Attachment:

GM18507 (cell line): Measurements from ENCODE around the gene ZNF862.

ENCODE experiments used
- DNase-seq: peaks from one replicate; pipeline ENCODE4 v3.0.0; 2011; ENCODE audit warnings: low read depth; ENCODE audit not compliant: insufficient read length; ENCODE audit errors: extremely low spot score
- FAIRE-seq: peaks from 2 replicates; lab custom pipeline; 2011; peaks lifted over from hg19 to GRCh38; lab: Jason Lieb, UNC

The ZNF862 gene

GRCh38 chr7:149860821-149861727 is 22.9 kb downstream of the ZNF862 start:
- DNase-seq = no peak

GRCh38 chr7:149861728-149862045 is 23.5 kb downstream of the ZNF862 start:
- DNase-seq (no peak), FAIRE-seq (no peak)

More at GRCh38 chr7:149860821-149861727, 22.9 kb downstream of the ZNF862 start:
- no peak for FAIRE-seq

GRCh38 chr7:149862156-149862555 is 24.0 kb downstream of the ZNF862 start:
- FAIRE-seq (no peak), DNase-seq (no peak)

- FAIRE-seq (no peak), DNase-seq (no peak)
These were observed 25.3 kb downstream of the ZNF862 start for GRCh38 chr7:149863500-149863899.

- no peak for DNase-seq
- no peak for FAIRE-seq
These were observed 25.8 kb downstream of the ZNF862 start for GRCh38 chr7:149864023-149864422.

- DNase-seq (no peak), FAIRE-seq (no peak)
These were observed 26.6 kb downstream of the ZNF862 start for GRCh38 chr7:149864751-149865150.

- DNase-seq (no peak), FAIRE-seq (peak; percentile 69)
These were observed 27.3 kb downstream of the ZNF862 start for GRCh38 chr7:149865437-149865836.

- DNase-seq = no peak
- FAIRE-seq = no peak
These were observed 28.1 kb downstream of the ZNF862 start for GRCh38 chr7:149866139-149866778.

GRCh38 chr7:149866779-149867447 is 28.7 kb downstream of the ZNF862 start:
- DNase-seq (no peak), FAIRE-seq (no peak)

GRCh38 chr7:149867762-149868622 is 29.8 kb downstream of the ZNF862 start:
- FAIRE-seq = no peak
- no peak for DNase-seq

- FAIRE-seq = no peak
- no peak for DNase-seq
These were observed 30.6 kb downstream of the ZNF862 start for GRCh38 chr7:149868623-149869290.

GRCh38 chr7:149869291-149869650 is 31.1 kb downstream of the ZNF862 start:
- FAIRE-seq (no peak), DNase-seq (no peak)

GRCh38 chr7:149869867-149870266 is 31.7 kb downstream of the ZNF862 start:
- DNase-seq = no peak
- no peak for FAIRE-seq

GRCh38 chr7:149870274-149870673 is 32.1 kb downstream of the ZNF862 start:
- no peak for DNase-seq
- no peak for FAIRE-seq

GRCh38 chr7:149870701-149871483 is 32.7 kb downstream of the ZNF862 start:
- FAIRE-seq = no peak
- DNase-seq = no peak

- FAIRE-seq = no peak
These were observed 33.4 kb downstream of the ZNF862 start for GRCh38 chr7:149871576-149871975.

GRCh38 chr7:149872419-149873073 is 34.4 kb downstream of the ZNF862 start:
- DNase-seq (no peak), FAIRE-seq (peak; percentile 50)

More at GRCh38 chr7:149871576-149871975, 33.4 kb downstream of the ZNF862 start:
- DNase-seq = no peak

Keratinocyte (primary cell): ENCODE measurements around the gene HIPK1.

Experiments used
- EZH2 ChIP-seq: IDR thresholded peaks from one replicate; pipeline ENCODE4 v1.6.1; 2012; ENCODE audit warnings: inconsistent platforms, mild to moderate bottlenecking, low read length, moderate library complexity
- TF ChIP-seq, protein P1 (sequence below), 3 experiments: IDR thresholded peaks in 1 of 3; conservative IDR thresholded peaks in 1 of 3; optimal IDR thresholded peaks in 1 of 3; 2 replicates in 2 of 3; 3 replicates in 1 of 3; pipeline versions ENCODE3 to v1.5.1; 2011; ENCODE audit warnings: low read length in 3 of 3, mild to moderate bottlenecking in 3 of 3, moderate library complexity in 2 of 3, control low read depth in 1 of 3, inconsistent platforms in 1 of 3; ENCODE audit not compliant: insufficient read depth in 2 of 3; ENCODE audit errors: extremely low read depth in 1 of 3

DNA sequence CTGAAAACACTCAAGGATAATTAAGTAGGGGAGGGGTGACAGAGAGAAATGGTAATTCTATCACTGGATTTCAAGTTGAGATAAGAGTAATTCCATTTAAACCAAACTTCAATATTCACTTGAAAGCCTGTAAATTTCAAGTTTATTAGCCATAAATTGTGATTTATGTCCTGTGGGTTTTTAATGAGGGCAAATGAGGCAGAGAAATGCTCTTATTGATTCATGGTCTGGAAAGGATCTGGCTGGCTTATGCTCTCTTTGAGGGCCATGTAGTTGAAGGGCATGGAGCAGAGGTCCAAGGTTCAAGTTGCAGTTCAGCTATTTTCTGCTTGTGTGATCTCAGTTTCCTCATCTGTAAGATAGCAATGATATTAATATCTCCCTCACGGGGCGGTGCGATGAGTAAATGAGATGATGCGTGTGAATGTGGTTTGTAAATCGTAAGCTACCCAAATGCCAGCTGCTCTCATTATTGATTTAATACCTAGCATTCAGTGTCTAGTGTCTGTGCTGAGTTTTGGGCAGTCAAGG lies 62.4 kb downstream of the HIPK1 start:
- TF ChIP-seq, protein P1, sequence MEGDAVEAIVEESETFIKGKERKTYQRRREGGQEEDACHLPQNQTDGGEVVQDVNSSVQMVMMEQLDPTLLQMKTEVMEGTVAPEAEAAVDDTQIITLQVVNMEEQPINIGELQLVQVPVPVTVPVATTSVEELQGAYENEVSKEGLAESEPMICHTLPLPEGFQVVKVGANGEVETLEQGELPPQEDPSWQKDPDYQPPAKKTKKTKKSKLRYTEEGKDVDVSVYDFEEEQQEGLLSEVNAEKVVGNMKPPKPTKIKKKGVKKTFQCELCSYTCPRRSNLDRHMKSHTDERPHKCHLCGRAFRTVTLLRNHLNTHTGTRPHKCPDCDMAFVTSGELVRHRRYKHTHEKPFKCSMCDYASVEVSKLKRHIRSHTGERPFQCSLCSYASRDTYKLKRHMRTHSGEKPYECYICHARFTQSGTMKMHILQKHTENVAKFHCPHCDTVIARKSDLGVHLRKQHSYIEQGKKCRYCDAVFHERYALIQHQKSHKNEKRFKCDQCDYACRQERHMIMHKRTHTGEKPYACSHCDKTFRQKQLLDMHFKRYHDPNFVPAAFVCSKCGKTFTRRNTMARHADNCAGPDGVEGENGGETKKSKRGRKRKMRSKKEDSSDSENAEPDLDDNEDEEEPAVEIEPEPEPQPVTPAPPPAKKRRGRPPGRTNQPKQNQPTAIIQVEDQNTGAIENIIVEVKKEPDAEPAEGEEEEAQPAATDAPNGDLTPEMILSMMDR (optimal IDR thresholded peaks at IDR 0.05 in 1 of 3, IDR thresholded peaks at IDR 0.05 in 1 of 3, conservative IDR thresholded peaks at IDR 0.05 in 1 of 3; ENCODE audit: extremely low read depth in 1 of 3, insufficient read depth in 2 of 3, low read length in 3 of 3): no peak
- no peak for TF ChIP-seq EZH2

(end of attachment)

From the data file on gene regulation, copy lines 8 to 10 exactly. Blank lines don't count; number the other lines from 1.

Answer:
GRCh38 chr7:149861728-149862045 is 23.5 kb downstream of the ZNF862 start:
- DNase-seq (no peak), FAIRE-seq (no peak)

More at GRCh38 chr7:149860821-149861727, 22.9 kb downstream of the ZNF862 start: